U.S. Officially Withdraws From the Paris Climate Accord

An even set in motion years ago by the Trump administration came to fruition on November 4 while most Americans were paying attention to the election.

2 minute read

November 5, 2020, 6:00 AM PST

By James Brasuell @CasualBrasuell


Gustavo Rossi / Shutterstock

Brady Dennis, Juliet Eilperin, and Dino Grandoni report that the United States officially "became the first and only nation to withdraw from the Paris climate accord on Wednesday, even as the outcome of the presidential race remained unknown."

With the result of the presidential election still undetermined, the direction of the United States as a global partner in the effort to reduce carbon emissions before the worst projections for climate change and sea-level rise are impossible to avoid hangs in the balance. A Trump victory would mean years of stagnation on climate action in the United States.

Here's what the climate status quo looks like in the United States, according to the article:

The United States could miss its own Paris accord commitment to lower carbon emissions 26 percent to 28 percent below 2005 levels by 2025. According to an analysis by the Rhodium Group, the country is on track to cut its emissions between 20 and 27 percent, depending on how quickly the economy recovers from the pandemic. But it would need to cut emissions by 43 percent over the next decade to be on track to reach net zero emissions by 2050 — a goal that the European Union, Japan, South Korea and other nations have set in a push to slow the world’s warming.

The two candidates for the presidency would "undoubtedly lead the country in opposite directions on climate policy.

"But even as the electoral map appeared to tilt in Biden’s favor Wednesday, signs pointed toward the GOP retaining control of the Senate," according to the article. "That outcome would dim the prospects that a Biden administration could shepherd a comprehensive climate bill through Congress."

Wednesday, November 4, 2020 in The Washington Post

Large blank mall building with only two cars in large parking lot.

Pennsylvania Mall Conversion Bill Passes House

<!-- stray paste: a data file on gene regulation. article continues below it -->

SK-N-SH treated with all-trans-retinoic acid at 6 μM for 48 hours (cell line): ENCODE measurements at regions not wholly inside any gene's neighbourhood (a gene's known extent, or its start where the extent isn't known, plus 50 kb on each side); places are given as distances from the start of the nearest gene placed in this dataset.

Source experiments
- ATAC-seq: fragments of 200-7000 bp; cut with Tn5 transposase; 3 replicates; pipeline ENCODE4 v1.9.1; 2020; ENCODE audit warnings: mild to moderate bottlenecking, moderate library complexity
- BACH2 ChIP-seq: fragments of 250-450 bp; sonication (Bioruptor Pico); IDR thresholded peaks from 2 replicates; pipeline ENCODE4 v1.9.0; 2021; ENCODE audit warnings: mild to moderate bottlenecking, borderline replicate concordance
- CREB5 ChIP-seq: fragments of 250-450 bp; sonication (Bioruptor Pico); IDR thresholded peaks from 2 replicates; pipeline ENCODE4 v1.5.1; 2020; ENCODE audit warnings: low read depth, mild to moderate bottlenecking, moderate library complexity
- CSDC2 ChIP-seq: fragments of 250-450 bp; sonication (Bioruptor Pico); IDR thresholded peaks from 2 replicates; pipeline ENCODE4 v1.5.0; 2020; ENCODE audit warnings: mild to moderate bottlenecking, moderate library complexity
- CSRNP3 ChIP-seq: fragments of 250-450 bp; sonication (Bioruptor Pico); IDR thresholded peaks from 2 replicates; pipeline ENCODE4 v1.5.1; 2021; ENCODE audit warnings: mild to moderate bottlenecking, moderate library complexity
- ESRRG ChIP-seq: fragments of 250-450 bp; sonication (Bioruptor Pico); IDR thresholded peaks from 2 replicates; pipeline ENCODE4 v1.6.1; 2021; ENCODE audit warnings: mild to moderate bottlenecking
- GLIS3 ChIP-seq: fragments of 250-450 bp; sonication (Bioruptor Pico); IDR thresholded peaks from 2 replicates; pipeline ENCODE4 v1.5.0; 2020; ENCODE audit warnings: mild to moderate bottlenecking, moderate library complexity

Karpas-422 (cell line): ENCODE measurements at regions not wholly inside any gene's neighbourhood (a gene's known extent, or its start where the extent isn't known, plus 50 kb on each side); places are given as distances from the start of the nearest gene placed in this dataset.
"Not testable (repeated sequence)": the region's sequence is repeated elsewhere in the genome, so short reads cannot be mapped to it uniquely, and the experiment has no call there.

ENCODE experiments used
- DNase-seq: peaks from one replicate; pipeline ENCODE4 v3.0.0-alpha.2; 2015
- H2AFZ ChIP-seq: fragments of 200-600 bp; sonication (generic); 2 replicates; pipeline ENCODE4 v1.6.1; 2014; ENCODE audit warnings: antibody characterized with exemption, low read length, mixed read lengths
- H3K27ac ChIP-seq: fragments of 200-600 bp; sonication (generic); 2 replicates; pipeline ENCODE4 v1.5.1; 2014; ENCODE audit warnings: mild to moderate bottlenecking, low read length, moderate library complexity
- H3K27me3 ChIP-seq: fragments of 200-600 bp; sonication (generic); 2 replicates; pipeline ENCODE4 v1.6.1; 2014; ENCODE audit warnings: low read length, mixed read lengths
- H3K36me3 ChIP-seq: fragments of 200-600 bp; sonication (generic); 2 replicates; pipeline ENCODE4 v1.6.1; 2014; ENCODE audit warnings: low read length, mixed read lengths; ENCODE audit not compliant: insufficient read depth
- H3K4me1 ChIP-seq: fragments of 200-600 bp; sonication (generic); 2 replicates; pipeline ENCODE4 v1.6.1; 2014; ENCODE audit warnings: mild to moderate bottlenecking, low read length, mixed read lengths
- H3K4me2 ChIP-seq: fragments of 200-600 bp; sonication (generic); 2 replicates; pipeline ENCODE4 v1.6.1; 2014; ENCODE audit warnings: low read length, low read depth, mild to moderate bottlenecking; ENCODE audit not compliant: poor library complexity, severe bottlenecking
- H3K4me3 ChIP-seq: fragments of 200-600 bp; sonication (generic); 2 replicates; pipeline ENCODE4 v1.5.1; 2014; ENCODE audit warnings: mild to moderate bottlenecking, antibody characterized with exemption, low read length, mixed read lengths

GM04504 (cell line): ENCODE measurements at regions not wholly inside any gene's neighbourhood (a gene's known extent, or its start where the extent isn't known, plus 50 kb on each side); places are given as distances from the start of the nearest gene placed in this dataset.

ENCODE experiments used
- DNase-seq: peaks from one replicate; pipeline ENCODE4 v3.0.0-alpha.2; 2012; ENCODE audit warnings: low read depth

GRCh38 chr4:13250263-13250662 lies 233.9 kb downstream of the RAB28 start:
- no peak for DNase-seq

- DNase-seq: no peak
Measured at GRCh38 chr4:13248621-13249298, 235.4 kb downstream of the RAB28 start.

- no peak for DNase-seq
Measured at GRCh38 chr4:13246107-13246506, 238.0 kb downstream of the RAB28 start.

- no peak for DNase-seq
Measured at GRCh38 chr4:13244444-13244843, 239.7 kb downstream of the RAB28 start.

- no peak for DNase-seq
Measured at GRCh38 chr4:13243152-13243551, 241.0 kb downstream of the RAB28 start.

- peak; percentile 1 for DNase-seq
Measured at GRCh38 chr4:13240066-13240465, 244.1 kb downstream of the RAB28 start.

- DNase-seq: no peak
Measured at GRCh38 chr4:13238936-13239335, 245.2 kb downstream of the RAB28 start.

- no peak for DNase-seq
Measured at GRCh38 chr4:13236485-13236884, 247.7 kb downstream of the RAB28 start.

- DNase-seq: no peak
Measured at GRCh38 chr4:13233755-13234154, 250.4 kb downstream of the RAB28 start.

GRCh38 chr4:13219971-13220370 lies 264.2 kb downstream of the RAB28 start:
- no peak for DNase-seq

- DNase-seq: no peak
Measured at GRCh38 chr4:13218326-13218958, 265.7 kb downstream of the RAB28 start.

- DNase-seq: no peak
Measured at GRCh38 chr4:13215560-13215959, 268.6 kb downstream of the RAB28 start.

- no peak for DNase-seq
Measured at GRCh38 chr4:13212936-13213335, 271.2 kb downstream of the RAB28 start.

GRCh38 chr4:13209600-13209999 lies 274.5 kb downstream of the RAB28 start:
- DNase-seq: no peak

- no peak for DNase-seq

If passed, the bill would promote the adaptive reuse of defunct commercial buildings.

April 18, 2024 - Central Penn Business Journal

Street scene in Greenwich Village, New York City with people walking through busy intersection and new WTC tower in background.

Planning for Accessibility: Proximity is More Important than Mobility

Accessibility-based planning minimizes the distance that people must travel to reach desired services and activities. Measured this way, increased density can provide more total benefits than increased speeds.

April 14, 2024 - Todd Litman

Wood-frame two-story rowhouses under construction.

Fair Housing Cannot Take a Back Seat to ‘Build, Baby, Build’

If we overlook fair housing principles in the plan to build US housing back better, we risk ending up right back where we started.

April 11, 2024 - James Jennings

"No 710" lawn sign on green lawn.

LA Metro Board Approves New 710 Freeway Plan

The newest plan for the 710 corridor claims it will not displace any residents.

5 hours ago - Streetsblog LA

Close-up of row of electric cars plugged into chargers at outdoor station.

Austin’s Proposed EV Charging Rules Regulate Station Locations, Size

City planners say the new rules would ensure an efficient distribution of charging infrastructure across the city and prevent an overconcentration in residential areas.

6 hours ago - Austin Monitor

Green hills with orange California poppies in bloom in foreground in Chino Hills State Park, California.

Making California State Parks More Climate-Resilient

A recently released report offers recommendations for keeping state parks healthy and robust, including acquiring additional land for conservation and recreation.

7 hours ago - Spectrum News 1

News from HUD User

HUD's Office of Policy Development and Research

Call for Speakers

Mpact Transit + Community

New Updates on PD&R Edge

HUD's Office of Policy Development and Research

Urban Design for Planners 1: Software Tools

This six-course series explores essential urban design concepts using open source software and equips planners with the tools they need to participate fully in the urban design process.

Planning for Universal Design

Learn the tools for implementing Universal Design in planning regulations.